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Trump Amid Comey Fallout: No Politician in History Treated Worse Than Me

by Ali Vitali /  / Updated 
President Donald Trump looks on as he hands out diplomas to Coast Guard cadets at the commencement ceremony at the U.S. Coast Guard Academy, in New London, Connecticut on Wednesday, May 17, 2017.Drew Angerer / Getty Images

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President Donald Trump hit back once again at his detractors, advising cadets at the U.S. Coast Guard Academy to never give up in the face of adversity and calling out media for unfair treatment.

"Over the course of your life, you will find that things are not always fair," Trump said at the commencement in New London, Connecticut. "You'll find that things happen to you that you don't deserve and that are not always warranted, but you have to put your head down and fight, fight, fight."

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During the address, Trump did not directly mention the latest controversy engulfing his administration over his firing of FBI Director James Comey.

Instead, Trump lashed out at the press and his critics.

"Look at the way I've been treated lately, especially by the media. No politician in history...has been treated worse or more unfairly," he said.

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He added that he was not elected to serve the Washington media, but the "forgotten men and women of our country" that ushered Trump to power in November.

"You can't let them get you down," he said. "You can't let the critics and the naysayers get in the way of your dreams."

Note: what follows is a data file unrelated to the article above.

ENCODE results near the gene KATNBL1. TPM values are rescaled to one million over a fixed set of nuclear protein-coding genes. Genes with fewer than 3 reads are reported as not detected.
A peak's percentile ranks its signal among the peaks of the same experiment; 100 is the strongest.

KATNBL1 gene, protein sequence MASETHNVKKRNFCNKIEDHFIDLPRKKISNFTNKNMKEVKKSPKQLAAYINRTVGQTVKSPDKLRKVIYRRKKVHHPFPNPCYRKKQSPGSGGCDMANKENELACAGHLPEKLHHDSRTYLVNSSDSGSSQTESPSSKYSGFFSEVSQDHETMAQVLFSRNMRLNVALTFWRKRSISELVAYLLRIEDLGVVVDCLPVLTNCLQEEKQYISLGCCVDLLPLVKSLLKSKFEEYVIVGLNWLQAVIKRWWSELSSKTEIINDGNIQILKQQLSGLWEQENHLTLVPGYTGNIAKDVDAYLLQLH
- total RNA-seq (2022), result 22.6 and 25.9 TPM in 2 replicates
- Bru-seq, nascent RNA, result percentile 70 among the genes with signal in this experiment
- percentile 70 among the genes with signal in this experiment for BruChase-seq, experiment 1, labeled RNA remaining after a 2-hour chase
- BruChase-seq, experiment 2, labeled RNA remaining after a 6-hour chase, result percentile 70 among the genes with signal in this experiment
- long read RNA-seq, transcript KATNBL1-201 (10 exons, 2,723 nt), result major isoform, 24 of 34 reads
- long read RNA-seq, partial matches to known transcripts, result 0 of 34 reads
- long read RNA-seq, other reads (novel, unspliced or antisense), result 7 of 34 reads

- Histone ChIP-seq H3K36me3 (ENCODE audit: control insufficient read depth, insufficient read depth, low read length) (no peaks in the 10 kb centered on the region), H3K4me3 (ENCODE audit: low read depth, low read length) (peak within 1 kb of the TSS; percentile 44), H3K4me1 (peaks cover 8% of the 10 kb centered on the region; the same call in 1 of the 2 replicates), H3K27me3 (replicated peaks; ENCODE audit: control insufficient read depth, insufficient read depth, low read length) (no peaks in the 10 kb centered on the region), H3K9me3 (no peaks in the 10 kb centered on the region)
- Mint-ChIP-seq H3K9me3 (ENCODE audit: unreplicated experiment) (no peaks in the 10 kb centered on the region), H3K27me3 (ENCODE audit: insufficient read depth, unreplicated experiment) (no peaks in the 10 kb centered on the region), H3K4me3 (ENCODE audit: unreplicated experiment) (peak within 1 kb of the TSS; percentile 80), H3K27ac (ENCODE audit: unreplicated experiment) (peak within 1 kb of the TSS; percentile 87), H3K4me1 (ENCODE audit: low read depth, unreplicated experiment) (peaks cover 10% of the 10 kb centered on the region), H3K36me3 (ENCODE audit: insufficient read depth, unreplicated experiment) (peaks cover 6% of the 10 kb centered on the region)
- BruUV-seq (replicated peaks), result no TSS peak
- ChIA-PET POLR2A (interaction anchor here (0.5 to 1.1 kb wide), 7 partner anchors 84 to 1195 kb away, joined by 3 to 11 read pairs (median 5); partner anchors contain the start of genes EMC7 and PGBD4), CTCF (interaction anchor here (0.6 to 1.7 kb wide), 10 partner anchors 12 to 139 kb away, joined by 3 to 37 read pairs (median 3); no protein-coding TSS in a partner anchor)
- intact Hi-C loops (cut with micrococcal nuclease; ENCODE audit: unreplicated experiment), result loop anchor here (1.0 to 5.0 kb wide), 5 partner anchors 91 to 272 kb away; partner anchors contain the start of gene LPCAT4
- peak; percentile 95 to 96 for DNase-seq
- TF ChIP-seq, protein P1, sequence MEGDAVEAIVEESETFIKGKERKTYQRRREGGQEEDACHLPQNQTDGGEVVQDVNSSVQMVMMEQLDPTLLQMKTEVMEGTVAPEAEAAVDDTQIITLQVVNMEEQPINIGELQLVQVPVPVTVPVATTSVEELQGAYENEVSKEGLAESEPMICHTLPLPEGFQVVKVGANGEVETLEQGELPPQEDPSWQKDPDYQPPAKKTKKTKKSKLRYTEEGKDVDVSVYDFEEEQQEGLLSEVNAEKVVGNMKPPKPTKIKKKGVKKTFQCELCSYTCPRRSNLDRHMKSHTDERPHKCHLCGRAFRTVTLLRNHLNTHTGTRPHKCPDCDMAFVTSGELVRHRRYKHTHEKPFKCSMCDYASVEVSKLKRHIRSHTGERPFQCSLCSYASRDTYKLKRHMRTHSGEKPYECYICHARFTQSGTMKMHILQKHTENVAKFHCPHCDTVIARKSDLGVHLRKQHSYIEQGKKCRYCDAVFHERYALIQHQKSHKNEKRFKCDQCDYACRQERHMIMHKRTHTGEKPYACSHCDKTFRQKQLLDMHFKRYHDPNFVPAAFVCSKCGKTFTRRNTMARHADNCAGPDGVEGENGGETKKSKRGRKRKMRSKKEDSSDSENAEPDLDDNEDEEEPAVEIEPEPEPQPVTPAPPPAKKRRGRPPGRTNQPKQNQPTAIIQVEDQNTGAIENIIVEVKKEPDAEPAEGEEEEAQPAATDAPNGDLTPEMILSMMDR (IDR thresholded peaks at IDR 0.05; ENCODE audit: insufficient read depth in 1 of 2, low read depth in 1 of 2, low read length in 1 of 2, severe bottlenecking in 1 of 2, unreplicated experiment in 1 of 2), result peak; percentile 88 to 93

Trump was preceded on the stage by Department of Homeland Security Secretary John Kelly who urged graduates repeatedly to "tell the truth" to their superiors even if they don't want to hear it.

"Even though it's uncomfortable, even though they may not want to hear it" they deserve the truth, he said, adding that America is a "nation of laws."

Trump's speech echoed themes he espoused at Liberty University days earlier, where he bashed "critics" and the Washington D.C. establishment "who think they know everything."

Throughout Trump's campaign for office, he routinely doubled down in the face of controversy and critical questions from the media. During Wednesday's speech, Trump continued that trend and used a larger bully pulpit to counterpunch his critics.

"Adversity makes you stronger," he said Wednesday. "Don't give in, don’t back down, and never stop doing what you know is right."

Wednesday's speech comes amid new revelations that according to a memo kept by the former FBI Director, the president urged Comey to drop the investigation into former National Security Adviser Michael Flynn. A source close to Comey confirmed to NBC News Tuesday that the memo included a line in which Comey quoted Trump as having said, "I hope you can see your way clear to letting this go, to letting Flynn go."

The White House has denied that Trump intervened to ask Comey to stop the investigation, calling it "not a truthful or accurate portrayal of the conversation between the president and Mr. Comey."

"While the president has repeatedly expressed his view that General Flynn is a decent man who served and protected our country, the president has never asked Mr. Comey or anyone else to end any investigation, including any investigation involving General Flynn," a White House official told NBC News.

During Wednesday's commencement ceremony, Trump was seated near Connecticut Gov. Dannel Malloy. The two politicians shook hands at the start of the ceremony.

Last year, Trump criticized Malloy as doing a bad job as governor by saying "speaking of garbage."

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